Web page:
• Freedom from Cruel and Unusual Regulation
• The Right to Make Demands and Bargain Freely
• Powers Not Exercised by Unions Are Reserved to Workers Who Act in Concert….
Source: Dissent Magazine, Summer 2017
Left in the Middle
….The good news is that a left does exist in Red America—and, amid the failures of the Trump administration, appears to be growing. Its adherents may share, in whole or in part, the cultural proclivities of the more numerous conservatives who live there. But they are arguing and organizing for many of the same demands as are their counterparts in places like New York City and Los Angeles; they are also busy defending the same people at risk from Trump and his allies in Congress and their own states. In this special section of Dissent, you will learn about some of those activists and a few of the politicians who share their goals…..
….This spring, the senator issued a lengthy document, “Working Too Hard for Too Little: A Plan for Restoring the Value of Work in America,” which lays out a set of innovative ideas about how to raise wages, make jobs more secure, and compel employers to adhere to decent standards on the job. In late April, Michael Kazin interviewed the senator in his office on Capitol Hill…..
Mississippi Autoworkers Mobilize
The workers at the Nissan plant in Canton, Mississippi, had high hopes when the state-of-the-art factory complex moved in fourteen years ago to a small, majority black town where more than a quarter of residents live in poverty and decent jobs are scarce. …. After fourteen years at the plant, he says, “People are hurting inside of my factory.” His fellow coworkers have been concerned by what they see as increasingly unstable working conditions and general deterioration in benefits and safety protections. A few years ago they campaigned to organize with the United Auto Workers (UAW). Since then, he says, the workers have faced growing hostility from management for seeking to unionize, which only confirms its disrespect for a community that’s invested decades of public funding and faith in Nissan’s promise of stable manufacturing careers. ….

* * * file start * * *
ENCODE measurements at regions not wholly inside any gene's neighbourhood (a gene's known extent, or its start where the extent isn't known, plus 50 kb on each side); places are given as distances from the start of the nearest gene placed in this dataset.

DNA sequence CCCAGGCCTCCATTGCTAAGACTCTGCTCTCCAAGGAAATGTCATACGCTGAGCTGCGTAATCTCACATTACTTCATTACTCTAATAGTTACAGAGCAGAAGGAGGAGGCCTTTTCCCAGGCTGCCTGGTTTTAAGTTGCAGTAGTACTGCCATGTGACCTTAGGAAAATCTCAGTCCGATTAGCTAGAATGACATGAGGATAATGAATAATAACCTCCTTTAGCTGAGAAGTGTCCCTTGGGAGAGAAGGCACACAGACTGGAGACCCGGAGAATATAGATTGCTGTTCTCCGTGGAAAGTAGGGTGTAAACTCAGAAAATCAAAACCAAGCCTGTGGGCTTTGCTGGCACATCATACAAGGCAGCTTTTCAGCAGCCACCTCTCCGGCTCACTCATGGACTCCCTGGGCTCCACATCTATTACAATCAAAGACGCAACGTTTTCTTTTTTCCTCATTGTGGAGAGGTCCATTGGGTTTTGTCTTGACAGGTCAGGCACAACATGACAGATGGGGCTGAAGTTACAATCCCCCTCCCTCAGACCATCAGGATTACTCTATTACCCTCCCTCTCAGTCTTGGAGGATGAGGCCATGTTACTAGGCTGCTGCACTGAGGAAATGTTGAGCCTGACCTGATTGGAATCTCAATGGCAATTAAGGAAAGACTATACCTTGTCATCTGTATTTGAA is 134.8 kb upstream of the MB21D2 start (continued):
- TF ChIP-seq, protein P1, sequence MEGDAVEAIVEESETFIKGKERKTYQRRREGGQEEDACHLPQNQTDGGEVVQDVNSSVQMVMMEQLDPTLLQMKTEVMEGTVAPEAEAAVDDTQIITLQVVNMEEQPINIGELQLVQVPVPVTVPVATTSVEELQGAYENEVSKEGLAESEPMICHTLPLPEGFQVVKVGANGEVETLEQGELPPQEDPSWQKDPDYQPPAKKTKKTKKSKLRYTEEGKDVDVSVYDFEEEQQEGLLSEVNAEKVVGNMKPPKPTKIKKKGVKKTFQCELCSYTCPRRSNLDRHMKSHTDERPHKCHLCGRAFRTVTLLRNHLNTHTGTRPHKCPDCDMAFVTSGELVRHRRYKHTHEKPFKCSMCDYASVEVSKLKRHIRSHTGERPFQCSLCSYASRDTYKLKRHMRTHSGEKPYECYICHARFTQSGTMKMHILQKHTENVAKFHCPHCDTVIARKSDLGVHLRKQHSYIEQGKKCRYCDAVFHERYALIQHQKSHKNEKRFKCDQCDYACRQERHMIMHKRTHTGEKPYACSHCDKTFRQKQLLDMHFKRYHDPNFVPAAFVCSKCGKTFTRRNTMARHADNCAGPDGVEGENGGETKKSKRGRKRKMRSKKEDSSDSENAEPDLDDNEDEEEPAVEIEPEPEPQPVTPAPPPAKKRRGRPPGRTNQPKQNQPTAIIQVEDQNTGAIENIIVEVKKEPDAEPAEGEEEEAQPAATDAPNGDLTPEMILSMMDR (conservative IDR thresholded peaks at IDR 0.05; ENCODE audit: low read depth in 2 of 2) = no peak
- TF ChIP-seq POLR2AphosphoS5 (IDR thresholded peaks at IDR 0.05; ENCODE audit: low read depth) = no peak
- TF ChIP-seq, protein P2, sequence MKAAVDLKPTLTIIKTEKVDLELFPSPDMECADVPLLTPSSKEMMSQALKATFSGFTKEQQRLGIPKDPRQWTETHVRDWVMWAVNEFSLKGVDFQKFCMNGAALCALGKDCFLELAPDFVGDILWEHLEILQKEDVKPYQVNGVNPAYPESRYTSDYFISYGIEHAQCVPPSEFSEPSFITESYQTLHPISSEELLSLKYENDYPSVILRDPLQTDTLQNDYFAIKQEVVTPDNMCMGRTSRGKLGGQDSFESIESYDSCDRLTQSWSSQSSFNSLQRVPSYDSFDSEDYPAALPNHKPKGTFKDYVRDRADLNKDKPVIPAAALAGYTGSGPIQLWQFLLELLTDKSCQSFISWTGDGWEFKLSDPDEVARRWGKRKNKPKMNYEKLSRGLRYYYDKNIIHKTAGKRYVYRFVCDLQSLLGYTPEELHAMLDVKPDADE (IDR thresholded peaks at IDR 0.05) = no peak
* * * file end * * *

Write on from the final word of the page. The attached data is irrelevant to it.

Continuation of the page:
Birmingham’s Fight For a Living Wage
The election of Donald Trump has turned our attention to the politics of white working-class people, particularly in the states that voted for him last fall. But progressives should not ignore the activism of the black working class in many of those same red states. ….